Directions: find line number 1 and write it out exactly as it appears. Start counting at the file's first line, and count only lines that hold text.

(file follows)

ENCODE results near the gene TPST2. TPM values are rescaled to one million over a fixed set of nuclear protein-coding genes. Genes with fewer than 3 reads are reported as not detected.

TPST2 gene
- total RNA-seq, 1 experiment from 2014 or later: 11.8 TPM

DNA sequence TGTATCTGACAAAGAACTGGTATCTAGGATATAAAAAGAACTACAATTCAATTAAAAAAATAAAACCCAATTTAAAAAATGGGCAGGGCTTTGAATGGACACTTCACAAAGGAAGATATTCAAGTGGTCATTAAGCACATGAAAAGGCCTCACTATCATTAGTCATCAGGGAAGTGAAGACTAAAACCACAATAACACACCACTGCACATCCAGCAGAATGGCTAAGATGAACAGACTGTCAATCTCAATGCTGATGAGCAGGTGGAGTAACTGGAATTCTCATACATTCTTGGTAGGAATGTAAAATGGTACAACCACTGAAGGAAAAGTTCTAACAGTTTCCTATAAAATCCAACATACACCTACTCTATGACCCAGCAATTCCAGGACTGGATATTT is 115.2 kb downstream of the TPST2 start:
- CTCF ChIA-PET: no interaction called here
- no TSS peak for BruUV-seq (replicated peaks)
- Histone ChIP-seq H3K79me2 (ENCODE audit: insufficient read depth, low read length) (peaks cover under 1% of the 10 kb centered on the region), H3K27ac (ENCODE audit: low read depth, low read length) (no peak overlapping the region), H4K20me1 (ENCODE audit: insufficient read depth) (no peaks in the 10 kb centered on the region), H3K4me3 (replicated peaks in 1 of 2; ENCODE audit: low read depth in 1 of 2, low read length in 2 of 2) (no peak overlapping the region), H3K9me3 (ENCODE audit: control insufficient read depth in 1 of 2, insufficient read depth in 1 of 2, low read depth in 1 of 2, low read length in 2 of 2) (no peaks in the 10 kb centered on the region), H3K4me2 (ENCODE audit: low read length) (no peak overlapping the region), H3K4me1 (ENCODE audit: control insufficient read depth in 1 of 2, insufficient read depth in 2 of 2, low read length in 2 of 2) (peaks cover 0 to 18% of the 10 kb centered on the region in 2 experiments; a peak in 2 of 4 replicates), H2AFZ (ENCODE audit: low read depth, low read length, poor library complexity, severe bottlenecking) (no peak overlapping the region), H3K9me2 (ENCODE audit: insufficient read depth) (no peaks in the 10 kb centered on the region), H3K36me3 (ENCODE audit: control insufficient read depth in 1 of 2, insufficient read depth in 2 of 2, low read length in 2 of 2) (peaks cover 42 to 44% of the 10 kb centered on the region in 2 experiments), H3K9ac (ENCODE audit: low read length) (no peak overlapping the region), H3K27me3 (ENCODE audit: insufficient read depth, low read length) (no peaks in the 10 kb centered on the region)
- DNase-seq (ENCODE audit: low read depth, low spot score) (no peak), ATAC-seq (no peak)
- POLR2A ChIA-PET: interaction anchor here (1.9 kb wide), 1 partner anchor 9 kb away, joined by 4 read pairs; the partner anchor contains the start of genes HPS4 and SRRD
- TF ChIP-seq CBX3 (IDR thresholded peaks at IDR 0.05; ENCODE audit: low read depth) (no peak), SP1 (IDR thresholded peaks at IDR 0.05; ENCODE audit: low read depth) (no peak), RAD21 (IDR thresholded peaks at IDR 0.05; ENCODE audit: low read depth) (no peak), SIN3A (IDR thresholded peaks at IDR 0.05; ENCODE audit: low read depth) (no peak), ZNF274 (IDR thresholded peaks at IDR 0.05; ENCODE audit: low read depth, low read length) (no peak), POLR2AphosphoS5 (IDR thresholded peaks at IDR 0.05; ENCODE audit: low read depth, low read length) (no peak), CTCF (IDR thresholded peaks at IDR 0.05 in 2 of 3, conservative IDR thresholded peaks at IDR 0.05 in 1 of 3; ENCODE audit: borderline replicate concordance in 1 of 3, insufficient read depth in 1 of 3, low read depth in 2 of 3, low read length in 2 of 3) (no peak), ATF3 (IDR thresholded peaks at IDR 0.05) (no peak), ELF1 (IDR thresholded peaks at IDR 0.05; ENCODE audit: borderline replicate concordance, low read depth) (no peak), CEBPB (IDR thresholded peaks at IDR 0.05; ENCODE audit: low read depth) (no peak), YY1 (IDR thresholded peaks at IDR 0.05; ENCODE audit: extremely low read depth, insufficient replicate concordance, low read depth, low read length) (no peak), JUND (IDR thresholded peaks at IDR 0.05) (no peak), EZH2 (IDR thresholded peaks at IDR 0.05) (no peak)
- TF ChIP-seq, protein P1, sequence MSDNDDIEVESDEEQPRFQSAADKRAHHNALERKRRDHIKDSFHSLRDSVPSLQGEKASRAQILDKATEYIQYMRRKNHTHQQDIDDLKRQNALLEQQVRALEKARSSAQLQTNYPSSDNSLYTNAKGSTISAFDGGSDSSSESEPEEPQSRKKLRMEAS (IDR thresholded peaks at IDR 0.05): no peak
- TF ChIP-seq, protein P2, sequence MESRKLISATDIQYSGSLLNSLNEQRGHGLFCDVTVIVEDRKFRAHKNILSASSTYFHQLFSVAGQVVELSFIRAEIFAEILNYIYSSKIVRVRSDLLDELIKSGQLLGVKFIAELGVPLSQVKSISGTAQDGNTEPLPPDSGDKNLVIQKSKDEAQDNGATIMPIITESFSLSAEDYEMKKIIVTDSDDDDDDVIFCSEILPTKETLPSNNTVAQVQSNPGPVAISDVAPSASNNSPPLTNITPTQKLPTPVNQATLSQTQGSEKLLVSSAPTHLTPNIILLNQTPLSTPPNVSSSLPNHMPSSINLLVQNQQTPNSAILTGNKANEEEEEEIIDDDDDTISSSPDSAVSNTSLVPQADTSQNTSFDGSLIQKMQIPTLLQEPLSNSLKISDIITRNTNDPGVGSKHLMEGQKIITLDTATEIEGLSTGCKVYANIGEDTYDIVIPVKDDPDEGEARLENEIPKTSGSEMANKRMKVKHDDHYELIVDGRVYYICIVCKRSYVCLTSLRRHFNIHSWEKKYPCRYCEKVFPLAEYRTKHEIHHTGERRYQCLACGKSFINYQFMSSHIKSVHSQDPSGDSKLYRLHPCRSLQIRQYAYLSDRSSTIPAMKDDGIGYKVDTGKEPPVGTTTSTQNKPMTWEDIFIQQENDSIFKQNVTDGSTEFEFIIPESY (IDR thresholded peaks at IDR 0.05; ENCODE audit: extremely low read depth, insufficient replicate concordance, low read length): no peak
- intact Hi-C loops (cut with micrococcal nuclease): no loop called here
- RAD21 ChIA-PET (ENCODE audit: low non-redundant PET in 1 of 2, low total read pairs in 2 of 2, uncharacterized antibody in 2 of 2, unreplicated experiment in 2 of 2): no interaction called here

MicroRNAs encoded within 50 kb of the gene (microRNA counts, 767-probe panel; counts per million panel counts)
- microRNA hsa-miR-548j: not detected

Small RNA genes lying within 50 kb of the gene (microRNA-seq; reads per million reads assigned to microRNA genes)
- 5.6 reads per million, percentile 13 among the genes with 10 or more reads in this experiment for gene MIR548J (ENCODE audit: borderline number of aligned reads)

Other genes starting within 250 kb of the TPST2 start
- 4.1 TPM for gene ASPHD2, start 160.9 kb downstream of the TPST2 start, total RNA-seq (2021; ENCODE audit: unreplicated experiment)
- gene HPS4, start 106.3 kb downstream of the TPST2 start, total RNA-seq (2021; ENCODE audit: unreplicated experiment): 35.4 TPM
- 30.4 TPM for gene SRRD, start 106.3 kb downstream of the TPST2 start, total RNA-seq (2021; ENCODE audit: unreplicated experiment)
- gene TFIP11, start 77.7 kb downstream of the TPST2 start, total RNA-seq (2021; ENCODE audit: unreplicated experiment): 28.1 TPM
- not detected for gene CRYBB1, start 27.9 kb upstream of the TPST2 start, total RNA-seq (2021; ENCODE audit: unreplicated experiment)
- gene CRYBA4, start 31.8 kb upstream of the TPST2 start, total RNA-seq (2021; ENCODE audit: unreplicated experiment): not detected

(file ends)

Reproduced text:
ENCODE results near the gene TPST2. TPM values are rescaled to one million over a fixed set of nuclear protein-coding genes. Genes with fewer than 3 reads are reported as not detected.